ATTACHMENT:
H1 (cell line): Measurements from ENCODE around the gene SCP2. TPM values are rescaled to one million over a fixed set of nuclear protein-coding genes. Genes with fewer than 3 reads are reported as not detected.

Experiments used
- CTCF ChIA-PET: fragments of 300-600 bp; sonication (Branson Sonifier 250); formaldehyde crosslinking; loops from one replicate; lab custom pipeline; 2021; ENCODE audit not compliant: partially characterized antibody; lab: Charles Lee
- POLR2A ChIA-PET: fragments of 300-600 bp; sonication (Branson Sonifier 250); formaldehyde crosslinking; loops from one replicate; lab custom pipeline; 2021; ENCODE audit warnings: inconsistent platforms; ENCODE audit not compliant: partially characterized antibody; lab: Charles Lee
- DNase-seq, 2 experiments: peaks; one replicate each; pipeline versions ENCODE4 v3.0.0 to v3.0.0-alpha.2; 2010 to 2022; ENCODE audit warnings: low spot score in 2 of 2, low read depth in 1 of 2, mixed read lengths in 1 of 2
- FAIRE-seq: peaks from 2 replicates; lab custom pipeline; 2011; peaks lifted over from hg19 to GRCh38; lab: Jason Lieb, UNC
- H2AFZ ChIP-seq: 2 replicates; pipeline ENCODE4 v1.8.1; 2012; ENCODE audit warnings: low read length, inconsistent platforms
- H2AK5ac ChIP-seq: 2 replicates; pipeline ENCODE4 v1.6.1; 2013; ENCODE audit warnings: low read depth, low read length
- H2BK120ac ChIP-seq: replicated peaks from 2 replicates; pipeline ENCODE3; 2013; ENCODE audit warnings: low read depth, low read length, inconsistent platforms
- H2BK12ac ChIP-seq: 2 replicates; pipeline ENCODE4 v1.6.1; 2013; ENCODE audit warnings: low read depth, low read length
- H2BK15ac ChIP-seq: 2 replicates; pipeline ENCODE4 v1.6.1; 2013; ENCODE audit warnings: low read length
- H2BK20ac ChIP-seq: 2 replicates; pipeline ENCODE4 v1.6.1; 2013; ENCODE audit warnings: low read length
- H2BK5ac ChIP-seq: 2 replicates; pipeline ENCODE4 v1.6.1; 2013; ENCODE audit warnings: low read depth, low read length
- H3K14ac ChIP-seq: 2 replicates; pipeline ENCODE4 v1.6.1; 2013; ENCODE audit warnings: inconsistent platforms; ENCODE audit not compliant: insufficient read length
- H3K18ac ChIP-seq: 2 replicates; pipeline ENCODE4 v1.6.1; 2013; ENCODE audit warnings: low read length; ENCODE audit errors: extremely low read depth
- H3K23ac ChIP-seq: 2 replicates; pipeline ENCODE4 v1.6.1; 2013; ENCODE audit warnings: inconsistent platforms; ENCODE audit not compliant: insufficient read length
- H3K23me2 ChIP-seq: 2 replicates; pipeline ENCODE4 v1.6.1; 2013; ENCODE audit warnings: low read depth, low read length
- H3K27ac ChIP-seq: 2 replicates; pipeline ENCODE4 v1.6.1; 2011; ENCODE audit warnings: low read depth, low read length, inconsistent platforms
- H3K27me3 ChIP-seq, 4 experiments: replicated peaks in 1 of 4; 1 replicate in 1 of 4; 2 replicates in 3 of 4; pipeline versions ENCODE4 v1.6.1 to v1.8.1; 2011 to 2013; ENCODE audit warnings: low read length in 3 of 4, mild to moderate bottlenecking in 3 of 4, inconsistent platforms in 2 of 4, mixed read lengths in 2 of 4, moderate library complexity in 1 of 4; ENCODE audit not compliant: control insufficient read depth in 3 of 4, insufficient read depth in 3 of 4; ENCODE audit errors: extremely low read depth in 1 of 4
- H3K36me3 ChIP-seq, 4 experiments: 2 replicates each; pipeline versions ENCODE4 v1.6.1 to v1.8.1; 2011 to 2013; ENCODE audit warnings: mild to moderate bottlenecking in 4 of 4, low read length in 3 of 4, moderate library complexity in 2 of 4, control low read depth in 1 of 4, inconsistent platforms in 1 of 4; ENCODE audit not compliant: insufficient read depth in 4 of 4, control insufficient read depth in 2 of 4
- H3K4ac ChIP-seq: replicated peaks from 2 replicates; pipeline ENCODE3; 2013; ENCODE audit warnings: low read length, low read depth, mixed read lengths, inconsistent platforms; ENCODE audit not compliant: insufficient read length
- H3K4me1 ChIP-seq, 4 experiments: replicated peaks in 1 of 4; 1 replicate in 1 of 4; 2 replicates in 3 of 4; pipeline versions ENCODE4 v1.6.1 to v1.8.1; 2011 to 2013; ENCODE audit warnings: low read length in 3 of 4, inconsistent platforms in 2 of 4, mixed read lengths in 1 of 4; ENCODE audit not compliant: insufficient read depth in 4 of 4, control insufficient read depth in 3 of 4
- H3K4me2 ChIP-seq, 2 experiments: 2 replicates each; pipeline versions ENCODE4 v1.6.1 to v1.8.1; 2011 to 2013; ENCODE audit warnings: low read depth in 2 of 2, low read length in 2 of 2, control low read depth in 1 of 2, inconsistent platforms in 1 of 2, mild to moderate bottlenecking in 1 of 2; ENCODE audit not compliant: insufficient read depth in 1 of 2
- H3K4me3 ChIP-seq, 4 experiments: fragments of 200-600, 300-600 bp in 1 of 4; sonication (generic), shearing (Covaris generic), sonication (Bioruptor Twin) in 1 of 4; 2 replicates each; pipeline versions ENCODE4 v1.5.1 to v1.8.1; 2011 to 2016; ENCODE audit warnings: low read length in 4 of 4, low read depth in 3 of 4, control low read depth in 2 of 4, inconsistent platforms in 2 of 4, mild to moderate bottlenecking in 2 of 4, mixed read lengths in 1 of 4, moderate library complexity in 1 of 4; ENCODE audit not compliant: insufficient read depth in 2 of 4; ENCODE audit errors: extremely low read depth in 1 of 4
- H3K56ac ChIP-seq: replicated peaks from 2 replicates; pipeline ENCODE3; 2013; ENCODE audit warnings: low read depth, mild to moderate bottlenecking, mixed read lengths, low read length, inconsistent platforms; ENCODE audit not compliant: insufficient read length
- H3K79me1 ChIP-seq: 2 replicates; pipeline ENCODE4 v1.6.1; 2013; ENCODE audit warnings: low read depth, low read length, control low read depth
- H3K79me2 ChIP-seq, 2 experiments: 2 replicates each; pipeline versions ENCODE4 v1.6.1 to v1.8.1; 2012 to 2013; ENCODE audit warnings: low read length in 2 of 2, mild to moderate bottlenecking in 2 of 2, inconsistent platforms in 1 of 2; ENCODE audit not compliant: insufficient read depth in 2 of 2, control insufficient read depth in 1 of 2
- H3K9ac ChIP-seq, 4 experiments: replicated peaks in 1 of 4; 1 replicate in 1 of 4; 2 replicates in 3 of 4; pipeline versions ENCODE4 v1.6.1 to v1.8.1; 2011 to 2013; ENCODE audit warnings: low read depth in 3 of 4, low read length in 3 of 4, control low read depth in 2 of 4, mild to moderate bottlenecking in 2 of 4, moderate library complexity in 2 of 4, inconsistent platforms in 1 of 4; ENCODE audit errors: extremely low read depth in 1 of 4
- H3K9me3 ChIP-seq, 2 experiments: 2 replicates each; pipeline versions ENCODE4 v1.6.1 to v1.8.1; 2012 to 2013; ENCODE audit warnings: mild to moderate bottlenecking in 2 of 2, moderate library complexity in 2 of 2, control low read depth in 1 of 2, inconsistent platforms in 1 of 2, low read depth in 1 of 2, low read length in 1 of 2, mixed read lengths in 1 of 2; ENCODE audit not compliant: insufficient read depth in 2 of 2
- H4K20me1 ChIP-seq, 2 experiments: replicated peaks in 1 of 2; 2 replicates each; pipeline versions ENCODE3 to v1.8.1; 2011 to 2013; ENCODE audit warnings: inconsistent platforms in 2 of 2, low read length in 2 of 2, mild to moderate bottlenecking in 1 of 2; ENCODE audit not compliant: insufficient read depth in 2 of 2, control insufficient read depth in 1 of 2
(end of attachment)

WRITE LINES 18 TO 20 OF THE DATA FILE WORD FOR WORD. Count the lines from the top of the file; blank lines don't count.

- H3K27ac ChIP-seq: 2 replicates; pipeline ENCODE4 v1.6.1; 2011; ENCODE audit warnings: low read depth, low read length, inconsistent platforms
- H3K27me3 ChIP-seq, 4 experiments: replicated peaks in 1 of 4; 1 replicate in 1 of 4; 2 replicates in 3 of 4; pipeline versions ENCODE4 v1.6.1 to v1.8.1; 2011 to 2013; ENCODE audit warnings: low read length in 3 of 4, mild to moderate bottlenecking in 3 of 4, inconsistent platforms in 2 of 4, mixed read lengths in 2 of 4, moderate library complexity in 1 of 4; ENCODE audit not compliant: control insufficient read depth in 3 of 4, insufficient read depth in 3 of 4; ENCODE audit errors: extremely low read depth in 1 of 4
- H3K36me3 ChIP-seq, 4 experiments: 2 replicates each; pipeline versions ENCODE4 v1.6.1 to v1.8.1; 2011 to 2013; ENCODE audit warnings: mild to moderate bottlenecking in 4 of 4, low read length in 3 of 4, moderate library complexity in 2 of 4, control low read depth in 1 of 4, inconsistent platforms in 1 of 4; ENCODE audit not compliant: insufficient read depth in 4 of 4, control insufficient read depth in 2 of 4